I have a Dell XPS 13 (2015 model), and I'm using Ubuntu 15.10 with Xmonad. I have xfce4-power-manager running and gnome-screensaver is used to lock the screen. In the settings dialog of xfce4-power-manager, there is a setting "When laptop lid is closed", which has three options (separately for when on battery and when plugged in): Switch off display, Suspend, and Lock Screen.

If I choose "Switch off display", the screen doesn't get locked when closing the lid. I'd like to have the screen locked when I close the lid. However, when I select "Lock Screen", the display doesn't seem to be switched off. To save battery, I'd like to switch the display off, too. What would be a good (easy and/or somewhat canonical) way to get both?

The question Lock screen after blanking with gnome-screensaver and XFCE may be related, but it doesn't have answers.

4 Answers 4


I don't think it is possible to do that in XFCE power manager. However, you can make a script to both lock screen and turn it off, and make it so that it is launched as soon as you close your lid, overriding power manager's settings.

How to launch a custom script is reported in the official Ubuntu help page. I'll write the passages sequentially, to understand the reason of each step read the original post. Maybe it's not the easiest process around (it is pretty easy anyway, as you just have to input a series of specified commands and fill files with precise content), but I think it is the only way to go. Also, is pretty canonical, both with the lower-case and capital C, as the solution is in Ubuntu's official help.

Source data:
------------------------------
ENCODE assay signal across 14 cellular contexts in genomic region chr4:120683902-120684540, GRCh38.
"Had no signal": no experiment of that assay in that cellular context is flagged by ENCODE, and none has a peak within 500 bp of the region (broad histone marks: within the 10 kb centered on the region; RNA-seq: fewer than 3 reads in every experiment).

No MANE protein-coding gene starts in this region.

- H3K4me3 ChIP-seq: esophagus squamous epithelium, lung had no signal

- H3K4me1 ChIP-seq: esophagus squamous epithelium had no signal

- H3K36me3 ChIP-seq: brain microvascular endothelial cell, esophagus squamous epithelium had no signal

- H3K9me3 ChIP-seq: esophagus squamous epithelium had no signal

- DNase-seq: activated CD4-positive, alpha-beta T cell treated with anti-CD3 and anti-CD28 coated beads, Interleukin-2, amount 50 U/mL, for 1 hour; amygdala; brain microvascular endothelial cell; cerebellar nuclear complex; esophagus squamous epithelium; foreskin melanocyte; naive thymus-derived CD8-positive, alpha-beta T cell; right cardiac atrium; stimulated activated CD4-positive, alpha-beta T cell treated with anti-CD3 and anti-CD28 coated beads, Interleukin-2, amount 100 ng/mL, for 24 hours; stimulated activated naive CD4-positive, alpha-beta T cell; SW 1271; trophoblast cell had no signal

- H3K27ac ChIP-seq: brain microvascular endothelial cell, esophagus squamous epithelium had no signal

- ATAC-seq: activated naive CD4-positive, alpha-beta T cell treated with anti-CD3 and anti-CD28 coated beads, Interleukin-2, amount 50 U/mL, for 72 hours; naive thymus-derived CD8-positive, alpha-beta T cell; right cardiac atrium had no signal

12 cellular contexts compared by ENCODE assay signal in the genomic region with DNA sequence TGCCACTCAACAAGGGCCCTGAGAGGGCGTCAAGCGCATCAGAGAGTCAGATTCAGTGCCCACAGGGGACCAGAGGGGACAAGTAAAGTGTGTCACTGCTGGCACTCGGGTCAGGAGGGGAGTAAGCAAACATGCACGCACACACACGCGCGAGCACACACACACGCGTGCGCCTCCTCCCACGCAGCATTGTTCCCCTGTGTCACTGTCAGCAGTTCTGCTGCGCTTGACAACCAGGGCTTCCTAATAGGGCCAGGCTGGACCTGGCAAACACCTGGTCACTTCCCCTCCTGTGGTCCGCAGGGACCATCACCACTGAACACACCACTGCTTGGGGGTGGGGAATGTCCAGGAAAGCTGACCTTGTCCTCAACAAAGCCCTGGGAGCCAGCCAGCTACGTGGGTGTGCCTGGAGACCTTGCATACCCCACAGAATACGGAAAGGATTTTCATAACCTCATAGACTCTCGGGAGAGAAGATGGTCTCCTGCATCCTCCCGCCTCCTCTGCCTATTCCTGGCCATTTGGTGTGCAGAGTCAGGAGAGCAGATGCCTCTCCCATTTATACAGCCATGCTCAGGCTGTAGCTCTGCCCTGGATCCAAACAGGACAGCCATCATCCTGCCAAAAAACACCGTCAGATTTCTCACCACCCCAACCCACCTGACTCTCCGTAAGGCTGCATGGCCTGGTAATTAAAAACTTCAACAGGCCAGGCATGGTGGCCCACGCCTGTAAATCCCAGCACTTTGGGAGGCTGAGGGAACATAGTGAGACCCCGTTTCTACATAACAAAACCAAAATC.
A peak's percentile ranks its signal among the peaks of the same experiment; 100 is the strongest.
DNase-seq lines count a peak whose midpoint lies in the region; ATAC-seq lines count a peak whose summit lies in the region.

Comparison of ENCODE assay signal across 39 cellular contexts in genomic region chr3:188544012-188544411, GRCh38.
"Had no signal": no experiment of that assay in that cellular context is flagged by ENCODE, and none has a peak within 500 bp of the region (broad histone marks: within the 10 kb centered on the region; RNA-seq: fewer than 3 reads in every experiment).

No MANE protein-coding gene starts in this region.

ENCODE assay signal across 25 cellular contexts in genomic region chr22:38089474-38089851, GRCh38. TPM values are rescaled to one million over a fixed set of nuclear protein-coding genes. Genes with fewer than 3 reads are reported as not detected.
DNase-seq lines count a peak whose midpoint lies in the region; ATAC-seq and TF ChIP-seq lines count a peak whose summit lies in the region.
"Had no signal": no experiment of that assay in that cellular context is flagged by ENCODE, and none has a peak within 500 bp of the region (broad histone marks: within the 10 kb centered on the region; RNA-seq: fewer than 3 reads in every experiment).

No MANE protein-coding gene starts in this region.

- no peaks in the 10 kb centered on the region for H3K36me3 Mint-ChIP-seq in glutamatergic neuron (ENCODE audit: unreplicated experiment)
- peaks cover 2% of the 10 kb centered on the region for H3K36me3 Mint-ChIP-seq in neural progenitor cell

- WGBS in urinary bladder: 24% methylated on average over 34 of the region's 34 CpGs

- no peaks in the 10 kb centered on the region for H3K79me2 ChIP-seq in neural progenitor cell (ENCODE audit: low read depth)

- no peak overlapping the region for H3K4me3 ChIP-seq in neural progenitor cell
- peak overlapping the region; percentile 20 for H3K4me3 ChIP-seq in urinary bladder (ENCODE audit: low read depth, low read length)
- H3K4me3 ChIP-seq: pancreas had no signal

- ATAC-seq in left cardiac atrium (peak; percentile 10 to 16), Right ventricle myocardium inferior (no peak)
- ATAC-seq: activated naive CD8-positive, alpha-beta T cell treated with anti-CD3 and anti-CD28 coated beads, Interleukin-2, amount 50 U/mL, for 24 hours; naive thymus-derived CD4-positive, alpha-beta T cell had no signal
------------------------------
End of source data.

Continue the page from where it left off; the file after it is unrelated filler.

First, create a script to make environment variables available for root, so that it can launch commands in your normal user's environment. (I put mousepad in the commands as it's the default text editor for XFCE. Replace it with GEdit, SciTE, Emacs, nano, vim or whatever editor you use)

$ mousepad ~/export_x_info

With the following content

# Export the dbus session address on startup so it can be used by any other environment
sleep 5
touch $HOME/.Xdbus
chmod 600 $HOME/.Xdbus
echo 'export DBUS_SESSION_BUS_ADDRESS' >> $HOME/.Xdbus

# Export XAUTHORITY value on startup so it can be used by cron
env | grep XAUTHORITY >> $HOME/.Xdbus
echo 'export XAUTHORITY' >> $HOME/.Xdbus

And make it executable

$ chmod 700 ~/export_x_info

Add it in SettingsSession and StartupApplication autostart to Set it to run on startup.

Create /etc/acpi/events/lm_lid

# mousepad /etc/acpi/events/lm_lid

With this content


This will execute /etc/api/lid.sh when lid button is triggered. Let's create it

# mousepad /etc/api/lid.sh



(obviously replace %user with your username)

This means the script will execute /home/%user/lid_event. Let's create it too

$ mousepad ~/lid_event

grep -q closed /proc/acpi/button/lid/LID/state
if [ $? = 0 ]

This will execute ~/open if the lid is opened and ~/close if it's closed. Again, let's create them:

$ mousepad ~/close

Since to turn screen off you need xset dpms force off and to lock it you need xflock4, will write this inside close:

#This runs so that root can run the following command under the user's environment
source /home/%user/.Xdbus
#Lock and turn off screen
DISPLAY=:0.0 su %user -c "xflock4 && xset dpms force off"

Inside open, as suggested by Ubuntu's help, you can play a sound of your choice (I made a test with Barney Gumble's burp)

#This runs so that root can run the following command under the user's environment
source /home/%user/.Xdbus
#play a open sound
DISPLAY=:0.0 su %user -c "aplay %path/to/a/sound/of/your/choice"